This combination of factors led to the cancellation of 62 GW of planned coal power capacity in 2020 in Indonesia, Bangladesh, the Philippines, and Vietnam. In Pakistan the new policy is simply no new coal power plants. 

“In 2020, we saw country after country make announcements to cut the amount of coal power in their future energy plans,” said Christine Shearer, GEM’s coal program director. “We are very likely seeing the last coal plants in planning throughout most of the world.”

Can Coal Replace Natural Gas?

As Ember reported, coal power is losing out to renewable energy around the world but the transition isn’t happening nearly fast enough to address climate change. Part of the problem is that around the world — and especially in the U.S. — coal power has been replaced with gas power (methane/natural gas). Switching to natural gas from coal results in some reduction in carbon emissions but it also contributes greatly to methane emissions, a powerful greenhouse gas that helps drive climate change. 

In the U.S., coal switching to gas has led to a small reduction in overall emissions. At the same time methane emissions — driven by the production of natural gas — are at record levels and increasing.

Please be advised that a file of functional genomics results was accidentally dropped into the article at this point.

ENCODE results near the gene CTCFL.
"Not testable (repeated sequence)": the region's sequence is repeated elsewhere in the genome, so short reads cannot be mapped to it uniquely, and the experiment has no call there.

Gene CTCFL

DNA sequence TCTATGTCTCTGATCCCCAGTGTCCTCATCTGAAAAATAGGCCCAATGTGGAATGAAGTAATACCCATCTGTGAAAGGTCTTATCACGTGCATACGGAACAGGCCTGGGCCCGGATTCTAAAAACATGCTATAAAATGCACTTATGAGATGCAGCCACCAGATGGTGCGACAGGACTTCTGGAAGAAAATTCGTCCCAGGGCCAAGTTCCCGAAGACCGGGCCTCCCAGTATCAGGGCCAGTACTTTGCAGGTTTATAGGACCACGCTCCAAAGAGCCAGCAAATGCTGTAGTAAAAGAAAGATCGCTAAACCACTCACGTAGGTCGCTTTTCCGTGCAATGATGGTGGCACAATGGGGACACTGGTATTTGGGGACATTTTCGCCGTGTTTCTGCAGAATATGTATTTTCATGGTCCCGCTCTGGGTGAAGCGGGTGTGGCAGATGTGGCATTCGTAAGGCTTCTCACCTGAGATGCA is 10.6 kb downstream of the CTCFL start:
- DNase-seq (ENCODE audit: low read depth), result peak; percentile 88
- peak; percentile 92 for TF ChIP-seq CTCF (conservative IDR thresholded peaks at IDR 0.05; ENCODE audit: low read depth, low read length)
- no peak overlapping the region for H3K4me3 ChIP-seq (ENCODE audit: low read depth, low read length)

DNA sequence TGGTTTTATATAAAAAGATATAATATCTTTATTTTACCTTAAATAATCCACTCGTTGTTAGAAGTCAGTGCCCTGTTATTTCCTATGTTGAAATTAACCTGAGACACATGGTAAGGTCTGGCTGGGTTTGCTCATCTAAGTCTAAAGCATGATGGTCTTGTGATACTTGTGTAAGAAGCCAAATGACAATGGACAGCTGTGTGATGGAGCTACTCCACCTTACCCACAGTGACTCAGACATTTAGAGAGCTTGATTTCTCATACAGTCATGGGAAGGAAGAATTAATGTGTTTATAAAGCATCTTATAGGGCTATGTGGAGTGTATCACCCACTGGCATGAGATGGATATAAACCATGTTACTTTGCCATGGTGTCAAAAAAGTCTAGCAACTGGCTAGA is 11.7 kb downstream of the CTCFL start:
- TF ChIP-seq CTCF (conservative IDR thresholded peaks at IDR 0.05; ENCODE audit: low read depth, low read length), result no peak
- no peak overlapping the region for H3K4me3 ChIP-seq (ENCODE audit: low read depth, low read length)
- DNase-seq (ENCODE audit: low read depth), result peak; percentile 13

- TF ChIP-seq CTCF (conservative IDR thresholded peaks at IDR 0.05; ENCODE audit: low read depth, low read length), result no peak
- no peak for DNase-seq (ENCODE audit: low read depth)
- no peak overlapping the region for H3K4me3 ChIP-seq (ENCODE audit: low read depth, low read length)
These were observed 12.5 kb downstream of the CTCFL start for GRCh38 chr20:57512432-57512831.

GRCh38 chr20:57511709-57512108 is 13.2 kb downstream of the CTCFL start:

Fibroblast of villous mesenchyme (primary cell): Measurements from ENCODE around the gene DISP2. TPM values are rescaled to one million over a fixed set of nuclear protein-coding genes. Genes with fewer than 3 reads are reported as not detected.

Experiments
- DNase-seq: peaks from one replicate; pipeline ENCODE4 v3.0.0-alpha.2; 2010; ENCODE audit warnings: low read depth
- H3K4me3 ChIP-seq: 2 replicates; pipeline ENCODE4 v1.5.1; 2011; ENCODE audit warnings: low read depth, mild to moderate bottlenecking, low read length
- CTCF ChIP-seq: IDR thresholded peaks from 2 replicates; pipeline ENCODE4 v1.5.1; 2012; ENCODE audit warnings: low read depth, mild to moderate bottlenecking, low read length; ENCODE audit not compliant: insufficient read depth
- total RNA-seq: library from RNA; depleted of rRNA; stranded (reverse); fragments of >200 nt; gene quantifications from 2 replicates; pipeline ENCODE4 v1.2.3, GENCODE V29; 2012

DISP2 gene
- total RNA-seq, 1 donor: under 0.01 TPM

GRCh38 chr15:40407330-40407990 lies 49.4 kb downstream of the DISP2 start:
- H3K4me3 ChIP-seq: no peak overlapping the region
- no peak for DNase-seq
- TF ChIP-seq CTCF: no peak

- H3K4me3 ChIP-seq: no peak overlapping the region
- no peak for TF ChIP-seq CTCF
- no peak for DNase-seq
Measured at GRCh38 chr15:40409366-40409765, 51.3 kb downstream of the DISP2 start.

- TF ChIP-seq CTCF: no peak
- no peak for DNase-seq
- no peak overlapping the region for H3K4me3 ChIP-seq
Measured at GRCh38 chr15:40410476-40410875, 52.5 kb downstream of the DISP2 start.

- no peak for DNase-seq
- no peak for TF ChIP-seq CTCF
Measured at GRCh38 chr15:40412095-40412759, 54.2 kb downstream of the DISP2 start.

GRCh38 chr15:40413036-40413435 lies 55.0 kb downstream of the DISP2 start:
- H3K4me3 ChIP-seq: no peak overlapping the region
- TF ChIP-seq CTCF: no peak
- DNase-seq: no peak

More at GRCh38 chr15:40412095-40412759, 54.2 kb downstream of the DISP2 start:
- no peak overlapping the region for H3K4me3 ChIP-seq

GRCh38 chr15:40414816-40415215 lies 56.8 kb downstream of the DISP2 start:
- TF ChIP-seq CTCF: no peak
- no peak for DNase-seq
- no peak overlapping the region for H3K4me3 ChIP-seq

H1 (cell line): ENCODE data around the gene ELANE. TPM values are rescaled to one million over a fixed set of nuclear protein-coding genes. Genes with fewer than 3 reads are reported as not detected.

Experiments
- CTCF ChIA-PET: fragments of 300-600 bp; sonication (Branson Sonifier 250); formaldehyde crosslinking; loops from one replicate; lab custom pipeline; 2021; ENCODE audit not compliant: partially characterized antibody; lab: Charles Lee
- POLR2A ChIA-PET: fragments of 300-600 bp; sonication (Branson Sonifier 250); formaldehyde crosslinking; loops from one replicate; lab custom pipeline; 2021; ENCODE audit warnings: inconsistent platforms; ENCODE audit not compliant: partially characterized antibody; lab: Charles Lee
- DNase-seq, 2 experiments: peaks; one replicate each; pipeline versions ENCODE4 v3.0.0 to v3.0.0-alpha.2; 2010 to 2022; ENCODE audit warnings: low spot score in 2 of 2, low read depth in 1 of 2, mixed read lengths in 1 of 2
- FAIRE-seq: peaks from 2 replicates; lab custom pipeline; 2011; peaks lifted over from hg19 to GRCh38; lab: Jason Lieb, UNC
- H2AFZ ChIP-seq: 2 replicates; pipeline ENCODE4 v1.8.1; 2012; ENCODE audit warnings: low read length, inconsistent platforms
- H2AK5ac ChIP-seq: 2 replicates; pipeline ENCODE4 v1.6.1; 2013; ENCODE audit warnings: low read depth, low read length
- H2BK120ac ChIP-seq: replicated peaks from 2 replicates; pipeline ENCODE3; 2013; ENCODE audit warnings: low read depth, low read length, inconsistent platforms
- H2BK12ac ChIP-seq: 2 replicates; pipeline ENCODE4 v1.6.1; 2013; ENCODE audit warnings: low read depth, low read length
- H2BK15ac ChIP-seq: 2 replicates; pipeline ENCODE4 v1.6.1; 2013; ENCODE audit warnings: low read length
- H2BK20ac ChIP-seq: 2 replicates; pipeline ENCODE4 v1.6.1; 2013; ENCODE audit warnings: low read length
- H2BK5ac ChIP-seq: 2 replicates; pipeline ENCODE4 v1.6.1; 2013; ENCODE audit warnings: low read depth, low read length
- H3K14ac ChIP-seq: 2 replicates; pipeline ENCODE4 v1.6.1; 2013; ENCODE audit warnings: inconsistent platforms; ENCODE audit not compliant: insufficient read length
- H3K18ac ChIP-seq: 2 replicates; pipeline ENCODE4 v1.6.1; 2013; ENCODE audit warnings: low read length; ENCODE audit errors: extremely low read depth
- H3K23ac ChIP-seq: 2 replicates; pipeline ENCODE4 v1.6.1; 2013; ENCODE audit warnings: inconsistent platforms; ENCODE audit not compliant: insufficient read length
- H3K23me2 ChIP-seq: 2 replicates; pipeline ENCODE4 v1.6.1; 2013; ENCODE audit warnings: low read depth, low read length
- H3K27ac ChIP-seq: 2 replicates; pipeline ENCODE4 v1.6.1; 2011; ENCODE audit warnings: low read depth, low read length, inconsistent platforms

U.S. carbon dioxide emissions from energy production
Image: Energy-related carbon dioxide emissions in U.S. Source: Energy Information Administration

The EIA reported that 121 coal power plants in the U.S. were converted to burn other fuels (mostly natural gas) between 2011 and 2019. While this did result in an overall reduction in carbon dioxide emissions (emissions from coal declined 50 percent from 2007-2019), emissions from natural gas rose over 35 percent in that same time period and methane emissions soared. 

The oil and gas industry has bet heavily on the future of natural gas to replace dirtier fossil fuels like coal, especially liquefied natural gas (LNG). But even this assumption is being challenged by a growing awareness that LNG is not a clean fuel and that renewables can now produce electricity for lower costs than LNG. 

Despite LNG’s known emissions problems, price volatility, and higher costs than renewable energy, the industry is working hard to build out more LNG infrastructure globally. As the Institute for Energy Economics and Financial Analysis reported in March, the U.S. gas industry is trying to convince countries like Bangladesh and Vietnam to switch from coal to LNG instead of renewables. 

But with a rapid decline in carbon and methane emissions being necessary to achieve climate goals, experts warn that global coal and natural gas expansion must stop. And unless coal power is replaced by renewable energy sources instead of carbon and methane emitting LNG and natural gas, the path to achieving climate goals appears impossible.

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Justin Mikulka is a research fellow at New Consensus. Prior to joining New Consensus in October 2021, Justin reported for DeSmog, where he began in 2014. Justin has a degree in Civil and Environmental Engineering from Cornell University.